Solid, significant discussion of origins
Dr Lynden Rogers reviews In The Beginning

Bestseller ahora en español

Wednesday, August 24, 2011

Academic’s book translated and republished

Nathan Brown
Book editor
Signs Publishing Company
Warburton, Victoria, Australia

An Avondale academic’s bestselling book about the Bible has now been published in Spanish.

Can We Still Believe the Bible? has now been translated and published as Todavia Podemos Creer en la Biblia?

Dr Bryan Ball’s Can We Still Believe the Bible? has now been translated and published as Todavia Podemos Creer en la Biblia? by Asociación Casa Editora Sudamericana, the Seventh-day Adventist Church’s publishing entity in Argentina.

Bryan, an honorary senior research fellow at Avondale College of Higher Education, revised Can We Still Believe the Bible? to coincide with this year’s 400th anniversary of the publication of the King James Version. Signs Publishing Company, the church’s publishing entity in the South Pacific, reprinted the revised edition after twice reprinting the original.

Inspired by teenagers at a local Seventh-day Adventist church, Bryan first wrote Can We Still Believe the Bible? in 2007. It is available for $19.95 from Adventist Book Centres.

Bestseller revised and reprinted

Wednesday, August 10, 2011

Academic celebrates anniversary of “the book that changed the world”

Sonja Larsen
Public relations assistant
Avondale College of Higher Education
Cooranbong, New South Wales, Australia

An Avondale academic has revised a book about the Bible to coincide with this year’s 400th anniversary of the publication of the King James Version.

In reprint: Can We Still Believe the Bible? now features two new chapters. Author Dr Bryan Ball revised the book to coincide with this year’s 400th anniversary of the publication of the King James Version.

Dr Bryan Ball’s Can We Still Believe the Bible? And Does It Really Matter? (Signs Publishing Company) features two new chapters, “The book that changed the world” and “The genius of Genesis.” The honorary senior research fellow writes to show readers the Bible is credible, substantiated and the Word of God.

“The King James Version has influenced the English-speaking world for four centuries, and in much more than matters of faith and religious belief,” says Bryan, a former president of Avondale College of Higher Education and of the Seventh-day Adventist Church in the South Pacific. “No other book has played such a major role in the development of Western civilisation.”

Bryan notes the Bible’s foundational role in Western civilisation—promoting values such as freedom and integrity. He believes Western civilisation’s decline may be because it is turning away from the Bible. So, he contends the question, “Can we still believe the Bible?” really does matter. “There has never been a time when truth is of so little consequence. The one million dollar question is, ‘Who do you believe?’”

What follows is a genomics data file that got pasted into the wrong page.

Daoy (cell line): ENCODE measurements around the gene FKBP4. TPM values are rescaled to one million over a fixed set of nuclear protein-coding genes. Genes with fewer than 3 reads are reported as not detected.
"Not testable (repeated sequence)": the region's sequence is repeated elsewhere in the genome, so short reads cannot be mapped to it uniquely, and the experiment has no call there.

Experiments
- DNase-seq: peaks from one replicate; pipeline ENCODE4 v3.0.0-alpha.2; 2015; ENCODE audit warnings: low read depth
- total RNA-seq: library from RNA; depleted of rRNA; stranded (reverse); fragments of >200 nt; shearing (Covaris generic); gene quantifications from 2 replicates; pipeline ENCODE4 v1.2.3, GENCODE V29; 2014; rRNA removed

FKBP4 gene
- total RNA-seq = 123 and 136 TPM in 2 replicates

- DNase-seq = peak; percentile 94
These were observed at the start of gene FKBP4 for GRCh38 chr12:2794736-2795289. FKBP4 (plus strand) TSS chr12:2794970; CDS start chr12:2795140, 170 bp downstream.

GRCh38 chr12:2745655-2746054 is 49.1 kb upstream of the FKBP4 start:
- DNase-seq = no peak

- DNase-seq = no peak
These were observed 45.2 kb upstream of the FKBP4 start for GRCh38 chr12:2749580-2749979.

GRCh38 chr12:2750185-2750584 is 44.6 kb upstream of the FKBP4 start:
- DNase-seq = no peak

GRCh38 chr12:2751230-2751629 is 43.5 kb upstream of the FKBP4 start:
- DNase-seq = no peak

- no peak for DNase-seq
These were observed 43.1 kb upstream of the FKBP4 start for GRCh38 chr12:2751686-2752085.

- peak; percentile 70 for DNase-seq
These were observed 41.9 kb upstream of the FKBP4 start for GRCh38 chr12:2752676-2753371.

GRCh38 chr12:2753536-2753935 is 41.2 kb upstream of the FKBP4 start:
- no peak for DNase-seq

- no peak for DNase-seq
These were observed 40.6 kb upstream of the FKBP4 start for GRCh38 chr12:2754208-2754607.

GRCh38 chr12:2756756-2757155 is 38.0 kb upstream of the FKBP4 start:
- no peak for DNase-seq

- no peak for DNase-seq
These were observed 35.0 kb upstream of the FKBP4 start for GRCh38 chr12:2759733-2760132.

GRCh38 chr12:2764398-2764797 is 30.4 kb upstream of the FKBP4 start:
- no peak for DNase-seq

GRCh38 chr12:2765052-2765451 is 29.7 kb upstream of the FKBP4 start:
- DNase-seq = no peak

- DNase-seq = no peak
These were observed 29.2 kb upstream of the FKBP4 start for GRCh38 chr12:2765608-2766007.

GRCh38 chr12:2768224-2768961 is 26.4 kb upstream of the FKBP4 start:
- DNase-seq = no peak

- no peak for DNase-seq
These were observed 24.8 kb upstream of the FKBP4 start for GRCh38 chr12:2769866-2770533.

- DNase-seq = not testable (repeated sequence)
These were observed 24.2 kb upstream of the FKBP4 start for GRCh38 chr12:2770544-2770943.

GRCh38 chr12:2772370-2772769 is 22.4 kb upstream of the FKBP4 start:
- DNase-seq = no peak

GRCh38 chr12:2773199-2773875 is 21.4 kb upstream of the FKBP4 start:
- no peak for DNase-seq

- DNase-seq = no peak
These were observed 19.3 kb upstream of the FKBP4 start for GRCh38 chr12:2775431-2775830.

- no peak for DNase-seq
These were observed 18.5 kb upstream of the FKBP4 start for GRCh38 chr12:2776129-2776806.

Evidence such as archaeological discoveries, fulfilled prophesy and historic manuscripts substantiate the Bible and its authenticity, says Bryan. He sees the 400th anniversary of the publication of the King James Version as an opportunity to remind us of the importance of the Bible to our life and to the values of our society.

Inspired by teenagers at a local Seventh-day Adventist church, Bryan first wrote Can We Still Believe the Bible? in 2007. Thousands of copies have been distributed as an evangelistic resource since then.

Can We Still Believe the Bible? is available for $19.95 from Adventist Book Centres.—with Nathan Brown, book editor, Signs Publishing Company

Bible scholar

Wednesday, August 10, 2011

Profile: Dr Bryan Ball

Nathan Brown
Book editor
Signs Publishing Company

Honorary senior research fellow: Dr Bryan Ball.

Dr Bryan Ball is an honorary senior research fellow at Avondale College of Higher Education. He is also a former president of Avondale and of the Seventh-day Adventist Church in the South Pacific. Connections asks Bryan about the revised edition of Can We Still Believe the Bible?

What is the significance of the 400th anniversary of the King James Bible?

The King James Version influenced the establishment of Protestantism in the English-speaking world. It remained the only English version for nearly 300 years. Today—400 years on—it is still the preferred version in some parts of the world and its influence on millions from many generations and from many countries has been incalculable.

What is the role of the Bible in the living of our faith?

It is the Word of God as traditionally understood. As such, it reveals God’s perspective on humanity and human history and His way of putting right the obvious and deep-rooted sickness in the human race. It does this by confronting us with the reality of ourselves and all of humanity—and the reality of Jesus, the divine answer to the human dilemma of sin and its consequences.

How does your experience as a former church leader influence what and how you write?

Some of my other books have dealt with more historical aspects of Christianity, but this one came from my observation of changing attitudes to the Bible in the church, particularly among young adults, and to declining awareness of the crucial importance of the Bible to the survival of authentic Christian belief and lifestyle.

How do you use the Bible in your daily life of faith?

I tend to read longer passages at one sitting—sometimes a book at a time, often several chapters in succession. Maybe that’s one advantage of being retired! I also read from different versions, although my favourite is the New King James Version. That dates me, but I like it for its genuine attempt to reflect the precise meaning of the original languages.